Emergency landings. A father and son made an emergency landing in a field after their aircraft’s engine cut out before landing at Idaho’s Coeur d’Alene Airport, reports KTVB-TV. A pilot ended up with stiches in his head but otherwise uninjured after crashing into a grove of trees near Caledonia, Minn., reports KELO-TV.

Strange but true general aviation news

Friday, May 16th, 2014

Birds are the problem, monkeys are the solution. Officials in China are using trained monkeys to knock down bird nests near a military airport to keep feathered friends away from the facility, reports AvWeb. The airport previously used humans for the job, but they were deemed slow and expensive. Two monkeys have managed to destroy 180 nests in only two months.

Helicopter to the rescue! A helicopter was used to remove a Taylorcraft aircraft that was pushed into trees by the wind shortly after taking off, reports KTUU-TV. The pilot of the aircraft was not injured.

All’s well that ends well. A pilot suffered minor injuries after his experimental aircraft crashed in a swamp near South Carolina’s Sumter Airport, leaving him trapped for seven hours before being rescued, reports the Sumpter Item.  And a pilot suffered nonlife threatening injuries after making an emergency landing on a Little League baseball field outside of San Antonio, Texas, reports the San Antonio News-Express.

Strange but true general aviation news

Friday, May 9th, 2014

Fore! A Cessna CJ3 with three people aboard walked away after the aircraft overshot the runway at an aviation community near Daytona, Fla. ,and landed in a golf course water trap, reports AvWeb.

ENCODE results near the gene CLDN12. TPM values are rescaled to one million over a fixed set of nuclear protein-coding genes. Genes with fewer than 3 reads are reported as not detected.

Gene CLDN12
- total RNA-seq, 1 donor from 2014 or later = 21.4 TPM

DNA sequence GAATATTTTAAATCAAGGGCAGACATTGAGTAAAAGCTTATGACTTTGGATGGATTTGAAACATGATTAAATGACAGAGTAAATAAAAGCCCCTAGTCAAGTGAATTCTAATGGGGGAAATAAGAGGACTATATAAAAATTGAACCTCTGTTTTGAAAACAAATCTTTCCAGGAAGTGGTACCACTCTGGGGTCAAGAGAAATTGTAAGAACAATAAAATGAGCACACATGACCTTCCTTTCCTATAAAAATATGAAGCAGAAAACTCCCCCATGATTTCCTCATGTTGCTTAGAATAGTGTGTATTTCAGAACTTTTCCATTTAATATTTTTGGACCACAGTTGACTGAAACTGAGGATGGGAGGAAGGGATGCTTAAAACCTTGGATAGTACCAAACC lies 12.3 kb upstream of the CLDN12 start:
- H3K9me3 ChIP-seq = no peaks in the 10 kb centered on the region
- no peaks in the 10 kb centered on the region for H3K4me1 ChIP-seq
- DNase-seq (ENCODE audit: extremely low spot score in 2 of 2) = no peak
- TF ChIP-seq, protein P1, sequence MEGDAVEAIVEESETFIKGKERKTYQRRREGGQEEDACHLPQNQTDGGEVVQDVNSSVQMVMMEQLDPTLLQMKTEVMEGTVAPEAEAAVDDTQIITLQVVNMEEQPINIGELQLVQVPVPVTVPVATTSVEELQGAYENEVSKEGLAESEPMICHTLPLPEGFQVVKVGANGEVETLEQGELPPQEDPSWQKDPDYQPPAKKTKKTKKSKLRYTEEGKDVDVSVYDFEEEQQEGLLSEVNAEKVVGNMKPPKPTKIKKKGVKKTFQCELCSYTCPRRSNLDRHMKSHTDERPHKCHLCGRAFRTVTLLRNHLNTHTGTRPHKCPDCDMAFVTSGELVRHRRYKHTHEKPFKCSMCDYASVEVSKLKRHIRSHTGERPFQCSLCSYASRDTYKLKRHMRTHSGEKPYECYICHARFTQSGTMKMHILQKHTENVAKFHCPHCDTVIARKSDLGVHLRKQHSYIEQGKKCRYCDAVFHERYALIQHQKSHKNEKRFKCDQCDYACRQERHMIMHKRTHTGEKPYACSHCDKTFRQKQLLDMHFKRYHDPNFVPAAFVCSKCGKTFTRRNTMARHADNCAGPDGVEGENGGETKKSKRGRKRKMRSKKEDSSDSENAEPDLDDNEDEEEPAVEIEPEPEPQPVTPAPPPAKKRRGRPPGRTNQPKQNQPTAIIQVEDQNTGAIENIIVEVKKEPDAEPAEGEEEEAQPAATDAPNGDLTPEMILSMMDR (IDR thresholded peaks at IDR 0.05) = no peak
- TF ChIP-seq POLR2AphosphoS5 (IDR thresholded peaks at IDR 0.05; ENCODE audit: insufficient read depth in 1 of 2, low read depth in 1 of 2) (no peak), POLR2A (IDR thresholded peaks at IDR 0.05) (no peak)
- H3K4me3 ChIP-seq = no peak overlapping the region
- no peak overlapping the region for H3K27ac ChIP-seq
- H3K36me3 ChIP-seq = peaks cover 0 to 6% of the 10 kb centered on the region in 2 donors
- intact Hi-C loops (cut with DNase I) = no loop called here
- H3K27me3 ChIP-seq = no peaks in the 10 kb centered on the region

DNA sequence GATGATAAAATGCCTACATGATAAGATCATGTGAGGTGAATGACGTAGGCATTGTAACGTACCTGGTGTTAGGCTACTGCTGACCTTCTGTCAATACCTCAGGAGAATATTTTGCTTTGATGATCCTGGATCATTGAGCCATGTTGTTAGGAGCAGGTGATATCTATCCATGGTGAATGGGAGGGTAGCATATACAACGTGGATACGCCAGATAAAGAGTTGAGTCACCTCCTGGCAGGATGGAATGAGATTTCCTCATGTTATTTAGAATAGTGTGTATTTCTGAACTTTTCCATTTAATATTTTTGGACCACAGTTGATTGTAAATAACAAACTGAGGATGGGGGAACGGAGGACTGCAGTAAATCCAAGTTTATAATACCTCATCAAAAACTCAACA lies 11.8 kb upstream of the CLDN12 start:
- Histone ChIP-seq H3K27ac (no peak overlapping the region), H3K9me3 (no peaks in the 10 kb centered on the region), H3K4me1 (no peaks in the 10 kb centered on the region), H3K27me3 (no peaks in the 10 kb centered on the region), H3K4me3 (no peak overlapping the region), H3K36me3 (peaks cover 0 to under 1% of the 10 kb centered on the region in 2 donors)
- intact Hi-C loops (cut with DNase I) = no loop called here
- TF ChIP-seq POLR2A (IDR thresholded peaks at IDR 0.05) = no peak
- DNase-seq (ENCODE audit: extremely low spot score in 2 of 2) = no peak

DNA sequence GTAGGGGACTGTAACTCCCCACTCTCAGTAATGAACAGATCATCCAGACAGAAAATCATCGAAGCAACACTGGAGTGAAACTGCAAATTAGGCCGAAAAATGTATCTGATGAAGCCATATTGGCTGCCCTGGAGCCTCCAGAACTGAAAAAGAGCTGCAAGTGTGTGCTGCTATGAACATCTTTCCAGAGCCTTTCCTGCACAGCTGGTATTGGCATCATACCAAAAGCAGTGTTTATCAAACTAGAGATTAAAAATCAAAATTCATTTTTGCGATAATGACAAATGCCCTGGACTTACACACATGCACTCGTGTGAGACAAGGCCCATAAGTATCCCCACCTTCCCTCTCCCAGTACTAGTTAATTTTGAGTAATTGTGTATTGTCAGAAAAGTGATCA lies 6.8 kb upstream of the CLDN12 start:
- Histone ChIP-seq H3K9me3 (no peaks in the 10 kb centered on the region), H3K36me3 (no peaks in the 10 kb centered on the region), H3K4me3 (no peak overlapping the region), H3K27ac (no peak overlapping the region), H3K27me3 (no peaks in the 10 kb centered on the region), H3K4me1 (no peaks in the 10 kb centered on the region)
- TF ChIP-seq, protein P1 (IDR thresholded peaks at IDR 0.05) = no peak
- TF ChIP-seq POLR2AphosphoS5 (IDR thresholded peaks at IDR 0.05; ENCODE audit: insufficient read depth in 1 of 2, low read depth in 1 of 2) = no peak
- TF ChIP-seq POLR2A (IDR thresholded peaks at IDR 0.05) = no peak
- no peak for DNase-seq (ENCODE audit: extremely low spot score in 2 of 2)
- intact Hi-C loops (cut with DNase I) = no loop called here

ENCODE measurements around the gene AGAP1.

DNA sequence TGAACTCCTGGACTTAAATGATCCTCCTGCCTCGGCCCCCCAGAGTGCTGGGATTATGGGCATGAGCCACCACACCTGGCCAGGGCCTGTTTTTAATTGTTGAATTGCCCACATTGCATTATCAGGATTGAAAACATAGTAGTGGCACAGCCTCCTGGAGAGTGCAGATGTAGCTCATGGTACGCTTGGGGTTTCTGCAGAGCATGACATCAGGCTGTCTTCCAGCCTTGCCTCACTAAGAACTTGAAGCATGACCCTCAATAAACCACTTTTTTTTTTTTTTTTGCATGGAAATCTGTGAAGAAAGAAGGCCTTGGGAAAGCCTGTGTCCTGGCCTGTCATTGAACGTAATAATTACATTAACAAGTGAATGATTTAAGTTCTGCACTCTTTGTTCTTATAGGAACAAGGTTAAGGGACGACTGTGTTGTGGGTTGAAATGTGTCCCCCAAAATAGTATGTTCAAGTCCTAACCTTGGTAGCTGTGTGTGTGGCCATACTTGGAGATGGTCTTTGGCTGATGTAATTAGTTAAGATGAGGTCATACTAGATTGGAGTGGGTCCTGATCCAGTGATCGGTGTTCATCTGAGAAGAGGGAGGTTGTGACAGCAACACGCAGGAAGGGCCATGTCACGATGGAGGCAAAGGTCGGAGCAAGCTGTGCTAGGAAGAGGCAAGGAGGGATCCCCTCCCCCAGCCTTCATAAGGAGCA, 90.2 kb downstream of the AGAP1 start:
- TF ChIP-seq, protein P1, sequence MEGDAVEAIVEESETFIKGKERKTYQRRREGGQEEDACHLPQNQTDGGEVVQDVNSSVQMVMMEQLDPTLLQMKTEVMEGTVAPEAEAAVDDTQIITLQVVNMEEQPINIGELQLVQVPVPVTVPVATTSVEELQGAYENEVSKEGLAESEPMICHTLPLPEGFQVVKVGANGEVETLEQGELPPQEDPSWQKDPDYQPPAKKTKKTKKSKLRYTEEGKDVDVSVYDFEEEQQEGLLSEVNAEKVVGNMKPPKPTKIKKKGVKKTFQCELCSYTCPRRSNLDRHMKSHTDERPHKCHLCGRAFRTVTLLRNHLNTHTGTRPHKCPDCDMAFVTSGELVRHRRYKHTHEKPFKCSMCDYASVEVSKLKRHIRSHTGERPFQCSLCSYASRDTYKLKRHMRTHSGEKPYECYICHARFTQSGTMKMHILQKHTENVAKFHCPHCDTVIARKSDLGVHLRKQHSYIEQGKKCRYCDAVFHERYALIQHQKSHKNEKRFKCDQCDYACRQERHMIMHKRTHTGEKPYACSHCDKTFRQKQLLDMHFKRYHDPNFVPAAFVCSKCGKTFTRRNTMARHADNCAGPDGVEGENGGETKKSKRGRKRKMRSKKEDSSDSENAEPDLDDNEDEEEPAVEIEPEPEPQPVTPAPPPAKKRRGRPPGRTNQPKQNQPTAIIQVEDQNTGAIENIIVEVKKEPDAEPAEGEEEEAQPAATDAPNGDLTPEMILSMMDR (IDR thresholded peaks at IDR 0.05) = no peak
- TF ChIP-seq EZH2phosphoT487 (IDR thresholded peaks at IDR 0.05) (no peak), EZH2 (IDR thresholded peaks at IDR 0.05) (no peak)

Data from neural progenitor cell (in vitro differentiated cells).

Is this your nosewheel? A pilot flying a Pulsar XO Series 1 homebuilt got a radio call from people at Bremerton National Airport informing him that the nosewheel of his aircraft had been found on the runway after takeoff, reports the Bremerton Patriot. When he returned to land, he touched down on his two main wheels. The aircraft was damaged, but the pilot wasn’t injured.

 

GA charities: Apply for the AOPA Foundation’s Giving Back grants

Monday, May 5th, 2014

The AOPA Foundation has opened applications for the second year of its Giving Back grant program. The effort was created to award grants of up to $10,000 to 10 nonprofit groups that perform charitable work through general aviation. In 2013, 10 very worthy groups received the grants.  Two of the organizations I recommened in a post last year won grants. Below are my suggestions of organizations who should consider applying for the 2014 awards.

  • Girls With Wings — Pilot and founder Lynda Meeks offers scholarships, female role models, and events across the country designed to interest women and girls in aviation.  A foundation grant would help Meeks give away more scholarshps. Read my AOPA Online story here on updates of past winners.